Heat pumps, solar panels and electric cars. Such solutions will have only a limited effect when you consider that one-third of total CO₂ emissions comes from industry. Salt producer Nedmag is now bucking the trend and switching over to hydrogen. But is industry actually able to make the transition to green energy?
Behind the low factory buildings of salt producer Nedmag, close to the golf course on the outskirts of Veendam, managing director Bert Jan Bruning walks towards a blue steel structure built from shipping containers and opens the door. The building houses an ordinary industrial boiler, about two-and-a-half metres high, used in one of the drying processes of magnesium salt.
Bruning points to the appliance attached to the end of the boiler. It has the shape of a leaf blower, the colour of a fire engine and is the size of the rear seat of a small car. ‘That is the burner. It only runs on natural gas and we are replacing it in June. The new one works on both hydrogen and natural gas.’
It might seem a minor operation, but for Nedmag it is the beginning of a major development. The company has been extracting magnesium salt from below Veendam since 1981. The raw material is used in food supplements for both humans and animals, but also in the production of refractory bricks. For drying the salt and especially for firing the bricks, Nedmag needs 50 million cubic metres of natural gas annually and wants to substitute this with green hydrogen.
‘The process should be completed by 2035,’ predicts Bruning.
Everything that is said about the future of the hydrogen economy is on a grand scale. Recently, on the other side of the country in Sluiskil, fertiliser producer Yara reported that it is switching over to green hydrogen for a small portion of its production process. This will be generated from wind energy. If the whole plant were to follow suit, on its own Yara would need one-third of all wind energy then generated in the North Sea in 2030 to produce sufficient hydrogen. Shell and Tata Steel have also developed similar colossal plans.
When it comes to the best ways to reduce greenhouse gas emissions, the focus quickly turns to wind turbines, solar panels, heat pumps and electric cars. But such solutions will have only a limited effect when you consider that the major producer of greenhouse gas emissions is industry: one-third of the total. And even though the production of electricity and the transport sector have set about tackling carbon reduction, industry is lagging behind. In 2018 and 2019, emissions in the electricity sector reduced by 13 per cent. In industry, the reduction was only 1.5 per cent.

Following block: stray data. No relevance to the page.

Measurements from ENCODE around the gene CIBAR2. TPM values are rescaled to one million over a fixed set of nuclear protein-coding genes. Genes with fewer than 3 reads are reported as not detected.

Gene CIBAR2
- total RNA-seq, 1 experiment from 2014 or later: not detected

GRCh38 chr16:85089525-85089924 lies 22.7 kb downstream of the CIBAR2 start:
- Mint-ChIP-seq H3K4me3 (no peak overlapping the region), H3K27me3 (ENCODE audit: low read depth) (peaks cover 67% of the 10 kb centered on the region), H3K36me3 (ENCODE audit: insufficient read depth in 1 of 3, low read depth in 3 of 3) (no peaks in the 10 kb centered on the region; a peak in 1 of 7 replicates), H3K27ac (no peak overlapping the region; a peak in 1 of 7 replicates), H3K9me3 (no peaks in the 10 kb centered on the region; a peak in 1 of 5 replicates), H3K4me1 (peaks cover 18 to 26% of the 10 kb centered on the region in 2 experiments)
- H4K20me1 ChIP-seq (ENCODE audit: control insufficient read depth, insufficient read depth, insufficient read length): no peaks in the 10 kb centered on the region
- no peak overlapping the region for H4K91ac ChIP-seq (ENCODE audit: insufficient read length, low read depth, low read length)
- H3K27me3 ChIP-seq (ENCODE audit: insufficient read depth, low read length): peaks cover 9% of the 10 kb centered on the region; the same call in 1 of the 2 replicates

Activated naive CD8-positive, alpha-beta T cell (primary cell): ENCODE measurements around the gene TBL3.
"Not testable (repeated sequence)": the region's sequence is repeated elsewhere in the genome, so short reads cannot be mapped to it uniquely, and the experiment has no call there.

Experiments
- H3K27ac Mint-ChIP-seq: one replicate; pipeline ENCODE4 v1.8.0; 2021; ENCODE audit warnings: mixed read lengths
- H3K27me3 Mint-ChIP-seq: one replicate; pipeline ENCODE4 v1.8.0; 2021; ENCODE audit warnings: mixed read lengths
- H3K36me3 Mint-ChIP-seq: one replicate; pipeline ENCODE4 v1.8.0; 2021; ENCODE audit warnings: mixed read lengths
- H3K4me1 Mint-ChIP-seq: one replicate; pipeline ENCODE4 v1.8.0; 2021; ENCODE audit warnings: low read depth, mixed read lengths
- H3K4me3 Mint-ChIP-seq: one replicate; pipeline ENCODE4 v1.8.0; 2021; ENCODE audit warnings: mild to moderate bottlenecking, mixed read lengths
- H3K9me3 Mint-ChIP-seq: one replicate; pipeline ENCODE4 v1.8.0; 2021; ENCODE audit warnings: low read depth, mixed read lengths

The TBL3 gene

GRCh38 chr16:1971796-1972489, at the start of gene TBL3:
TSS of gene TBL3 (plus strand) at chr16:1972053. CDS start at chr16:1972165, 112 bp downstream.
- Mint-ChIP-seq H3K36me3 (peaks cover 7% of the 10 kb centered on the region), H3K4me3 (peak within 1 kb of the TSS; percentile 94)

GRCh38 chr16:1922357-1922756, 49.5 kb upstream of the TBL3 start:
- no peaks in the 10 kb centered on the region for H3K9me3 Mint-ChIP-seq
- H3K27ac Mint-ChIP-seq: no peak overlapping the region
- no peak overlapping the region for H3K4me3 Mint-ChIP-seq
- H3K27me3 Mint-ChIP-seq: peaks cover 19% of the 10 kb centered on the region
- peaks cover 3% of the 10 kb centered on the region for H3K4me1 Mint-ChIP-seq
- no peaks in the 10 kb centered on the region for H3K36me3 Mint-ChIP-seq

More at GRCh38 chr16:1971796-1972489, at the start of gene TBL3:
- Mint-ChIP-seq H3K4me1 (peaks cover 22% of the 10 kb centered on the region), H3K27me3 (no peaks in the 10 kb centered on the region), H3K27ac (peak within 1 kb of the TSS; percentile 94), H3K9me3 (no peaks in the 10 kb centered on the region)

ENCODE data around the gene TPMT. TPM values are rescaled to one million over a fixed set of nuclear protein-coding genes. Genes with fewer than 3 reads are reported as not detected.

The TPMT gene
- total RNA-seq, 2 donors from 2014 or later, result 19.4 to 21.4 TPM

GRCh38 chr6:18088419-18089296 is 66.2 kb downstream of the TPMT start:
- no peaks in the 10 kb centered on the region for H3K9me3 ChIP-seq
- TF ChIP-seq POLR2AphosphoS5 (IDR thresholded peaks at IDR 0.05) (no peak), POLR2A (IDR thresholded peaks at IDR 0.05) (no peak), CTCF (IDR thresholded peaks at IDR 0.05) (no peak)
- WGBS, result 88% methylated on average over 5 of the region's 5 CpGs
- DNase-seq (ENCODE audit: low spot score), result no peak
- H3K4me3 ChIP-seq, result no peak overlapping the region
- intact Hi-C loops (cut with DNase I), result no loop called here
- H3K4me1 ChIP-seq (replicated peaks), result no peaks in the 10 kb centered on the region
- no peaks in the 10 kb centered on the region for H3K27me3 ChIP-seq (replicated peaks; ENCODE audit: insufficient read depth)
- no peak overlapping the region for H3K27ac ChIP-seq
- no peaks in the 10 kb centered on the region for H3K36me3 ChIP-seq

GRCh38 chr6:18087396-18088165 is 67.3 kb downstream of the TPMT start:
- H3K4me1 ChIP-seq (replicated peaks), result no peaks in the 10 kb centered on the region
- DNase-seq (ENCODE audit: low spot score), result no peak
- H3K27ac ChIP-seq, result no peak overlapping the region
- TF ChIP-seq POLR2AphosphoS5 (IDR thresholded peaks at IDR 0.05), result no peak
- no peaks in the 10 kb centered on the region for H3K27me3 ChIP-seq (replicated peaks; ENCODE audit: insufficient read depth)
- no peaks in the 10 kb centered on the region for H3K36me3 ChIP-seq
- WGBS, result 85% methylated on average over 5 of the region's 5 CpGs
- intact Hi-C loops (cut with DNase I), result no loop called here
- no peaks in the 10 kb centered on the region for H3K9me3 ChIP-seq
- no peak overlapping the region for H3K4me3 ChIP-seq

Therefore, with its hydrogen burner, Nedmag can justifiably be called a pioneer. For now, however, it is on a relatively small scale. The hydrogen arrives by a lorry from the nearby Gasunie EnergyStock electrolyser near Zuidwending. If, however, Nedmag wanted to switch its current production completely to green hydrogen, it would require almost a quarter of a whole wind farm in the North Sea.
Although Bruning does not know how everything will ultimately take shape, he is aware of the limited options available. Nedmag's sinter magnesia is fired at 2,200 degrees. It is not possible to achieve that temperature with heat pumps or geothermal heating, not even with electric kilns. It is only possible with ‘real’ fire. If Bruning wants to realise this production process without fossil fuels, there are only two options available: biogas and green hydrogen. ‘Biogas is available in this region, but not nearly enough for the whole production. That is why we opted for hydrogen.’
‘The Climate Agreement requires us to reduce emissions by 50 per cent by 2030. We might be able to achieve a 30 per cent reduction by using biogas, but any more is unlikely. So ultimately we need to make other changes. We want to switch completely to hydrogen by 2035, which is actually quicker than what the government is asking. But if it all becomes a long-drawn-out process, nothing will really change.’
However, Bruning also has another reason. With the energy transition just around the corner, he wants to be well-prepared. ‘We are looking for products that require less energy and which produce higher added value. We already supply magnesium salts for compound animal feed and for the food industry, and we want to expand these areas significantly.’ Bruning feels that it is increasingly important in these markets to demonstrate that you are producing climate-friendly products. And he expects the production of refractory bricks to decrease.
The replacement of the burner, in June, is a first step. It involves only a few per cent of the energy that Nedmag uses.
‘We need to gain some experience, because you first need to walk before you can run. Hydrogen is at the beginning of its life cycle and it can take thirty years before the technology has fully developed.’
Nedmag does not operate alone. Together with other companies in the region, including Avebe and Smurfitt Kappa, it has formed a consortium to promote the development of the hydrogen economy. ‘If there is enough demand for hydrogen, energy providers will also be more inclined to invest in it.’
With all the news about the increasingly extensive plans for implementing green hydrogen, you might think that the greening of industry will now really accelerate, but for the time being that is not the case. That makes Nedmag's drive to bring about change all the more exceptional.
This item is part of an article published in the Dutch newspaper “de Volkskrant”.
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